Henderson contends that "two undisputed pieces of evidence in the record . . . prepared by the agency . . . recogniz[ed] that Ms. Henderson could retreat to a GS-5 position." The first was the memorandum notifying her that her position had been "identified for abolishment" in the RIF and offering her a GS-5 secretarial position. As noted, that letter was rescinded the next day, and therefore is of slight significance.
The second is an internal document the agency prepared in connection with the RIF providing information about Henderson's employment there. It included her positions (beginning with grade five) at the agency, her dates of service and the grades at which she served, and a box for "Lowest Grade" which has in it the numeral "5." This numerical notation hardly shows that the agency believed she was entitled to retreat to a grade five secretarial position; it could equally well merely have shown the lowest grade listed for her elsewhere on the form.
In any event, this scant evidence does not invalidate or undermine our conclusion that the Board properly interpreted and applied the regulation in concluding that Henderson was not entitled to retreat to the GS-5 secretarial position.
Since the Board correctly held that the only position to which Henderson now claims retreat rights was more than three grades below the position she held when she was released, the Board's failure to give her prior notice of its intention to rely upon section 351.701(c) could not have prejudiced her or denied her due process. In any event, we know of no authority-and Henderson has cited none-for the proposition that in its adjudicative capacity an administrative agency cannot rely upon a ground of decision not raised by the parties without first giving them notice of its proposed reliance and the opportunity to address the issue. As the Board has stated, "absent a showing of harm, there is no constitutional infirmity, or other illegality, in a case's being decided on a legal theory which was not argued by the parties. An adjudicator is free to `sua sponte address a legal issue raised by neither party.'" Special Counsel v. Filiberti , 27 M.S.P.R. 498, 504 (1984), affirmed in part and remanded in part , 804 F.2d 1504 (Fed. Cir. 1986) (quoting Brown v. Termplan, Inc. , 693 F.2d 1047, 1049 (11th Cir. 1982)).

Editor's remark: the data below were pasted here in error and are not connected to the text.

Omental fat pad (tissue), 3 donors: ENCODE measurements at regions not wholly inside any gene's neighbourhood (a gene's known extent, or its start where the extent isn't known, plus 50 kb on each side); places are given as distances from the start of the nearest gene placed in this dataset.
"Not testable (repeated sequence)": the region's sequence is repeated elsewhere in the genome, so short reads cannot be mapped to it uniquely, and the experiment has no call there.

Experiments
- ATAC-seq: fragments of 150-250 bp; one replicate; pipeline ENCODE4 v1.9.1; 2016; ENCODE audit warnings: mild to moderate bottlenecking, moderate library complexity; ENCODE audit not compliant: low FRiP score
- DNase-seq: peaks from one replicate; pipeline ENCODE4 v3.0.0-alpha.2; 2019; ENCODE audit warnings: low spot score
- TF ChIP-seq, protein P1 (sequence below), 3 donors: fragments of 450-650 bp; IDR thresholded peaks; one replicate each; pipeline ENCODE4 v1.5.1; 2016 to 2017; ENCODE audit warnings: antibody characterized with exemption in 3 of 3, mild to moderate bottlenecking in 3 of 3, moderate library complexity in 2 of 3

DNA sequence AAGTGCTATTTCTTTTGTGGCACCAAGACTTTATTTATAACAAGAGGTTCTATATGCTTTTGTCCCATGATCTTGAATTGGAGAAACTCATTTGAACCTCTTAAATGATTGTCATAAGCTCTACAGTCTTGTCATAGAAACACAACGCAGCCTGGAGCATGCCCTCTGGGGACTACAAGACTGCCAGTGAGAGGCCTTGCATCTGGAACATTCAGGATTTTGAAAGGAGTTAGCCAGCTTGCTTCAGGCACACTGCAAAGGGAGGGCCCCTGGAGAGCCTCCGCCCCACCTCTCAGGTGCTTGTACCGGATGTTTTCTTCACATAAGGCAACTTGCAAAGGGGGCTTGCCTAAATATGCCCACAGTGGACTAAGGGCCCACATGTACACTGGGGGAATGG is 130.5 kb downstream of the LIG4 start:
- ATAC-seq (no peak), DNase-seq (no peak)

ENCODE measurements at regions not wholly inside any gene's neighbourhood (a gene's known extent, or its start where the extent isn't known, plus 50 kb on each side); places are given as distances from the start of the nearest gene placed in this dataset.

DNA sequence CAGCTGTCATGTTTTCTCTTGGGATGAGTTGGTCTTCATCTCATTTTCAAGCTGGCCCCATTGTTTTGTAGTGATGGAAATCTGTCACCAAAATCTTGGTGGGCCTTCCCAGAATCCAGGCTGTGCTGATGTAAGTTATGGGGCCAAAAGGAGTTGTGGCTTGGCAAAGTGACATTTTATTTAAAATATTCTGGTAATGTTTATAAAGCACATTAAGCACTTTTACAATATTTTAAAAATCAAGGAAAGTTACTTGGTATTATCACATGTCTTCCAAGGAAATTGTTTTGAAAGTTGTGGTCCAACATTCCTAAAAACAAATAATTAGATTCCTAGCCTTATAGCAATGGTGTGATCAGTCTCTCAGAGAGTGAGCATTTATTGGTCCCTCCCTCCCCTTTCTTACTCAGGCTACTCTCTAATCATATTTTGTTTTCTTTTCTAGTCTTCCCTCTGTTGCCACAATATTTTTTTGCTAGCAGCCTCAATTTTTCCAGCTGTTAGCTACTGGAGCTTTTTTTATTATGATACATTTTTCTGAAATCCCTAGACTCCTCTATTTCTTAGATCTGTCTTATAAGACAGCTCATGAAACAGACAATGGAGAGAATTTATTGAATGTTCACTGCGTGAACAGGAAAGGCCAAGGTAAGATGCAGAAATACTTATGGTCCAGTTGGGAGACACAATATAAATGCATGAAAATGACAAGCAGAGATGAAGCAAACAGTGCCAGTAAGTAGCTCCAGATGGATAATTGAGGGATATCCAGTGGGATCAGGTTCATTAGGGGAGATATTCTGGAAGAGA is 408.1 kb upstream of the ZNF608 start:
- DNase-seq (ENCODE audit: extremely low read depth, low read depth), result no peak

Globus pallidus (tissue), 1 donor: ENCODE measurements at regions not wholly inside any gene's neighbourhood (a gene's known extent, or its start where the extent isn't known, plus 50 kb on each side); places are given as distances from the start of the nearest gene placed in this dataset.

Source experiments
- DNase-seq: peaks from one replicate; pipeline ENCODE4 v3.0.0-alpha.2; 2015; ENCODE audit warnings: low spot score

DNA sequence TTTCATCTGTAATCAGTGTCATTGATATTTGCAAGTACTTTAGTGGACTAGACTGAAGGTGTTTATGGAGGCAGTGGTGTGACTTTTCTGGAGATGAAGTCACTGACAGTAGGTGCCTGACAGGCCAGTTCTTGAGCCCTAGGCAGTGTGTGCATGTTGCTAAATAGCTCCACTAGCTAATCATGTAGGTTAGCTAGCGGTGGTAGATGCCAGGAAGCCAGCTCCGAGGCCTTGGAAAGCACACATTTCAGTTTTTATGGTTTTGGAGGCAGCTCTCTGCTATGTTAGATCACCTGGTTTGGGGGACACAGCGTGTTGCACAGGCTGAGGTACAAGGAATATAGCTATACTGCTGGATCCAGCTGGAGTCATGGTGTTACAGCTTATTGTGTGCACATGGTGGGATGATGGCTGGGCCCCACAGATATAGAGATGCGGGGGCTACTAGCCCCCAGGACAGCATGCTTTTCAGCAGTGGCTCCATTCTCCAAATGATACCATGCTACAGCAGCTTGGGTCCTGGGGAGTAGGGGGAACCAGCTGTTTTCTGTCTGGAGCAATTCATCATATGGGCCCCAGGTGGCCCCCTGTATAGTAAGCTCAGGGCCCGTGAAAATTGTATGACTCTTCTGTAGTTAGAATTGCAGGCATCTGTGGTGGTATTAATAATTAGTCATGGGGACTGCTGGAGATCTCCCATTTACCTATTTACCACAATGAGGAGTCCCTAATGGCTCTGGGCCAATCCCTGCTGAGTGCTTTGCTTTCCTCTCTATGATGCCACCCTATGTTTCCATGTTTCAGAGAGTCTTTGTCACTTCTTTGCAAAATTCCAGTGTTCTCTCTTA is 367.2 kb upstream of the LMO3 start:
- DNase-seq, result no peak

The decision of the Merit Systems Protection Board upholding Henderson's removal in the reduction-in-force and denying her the right of retreat to the GS-5 secretarial position is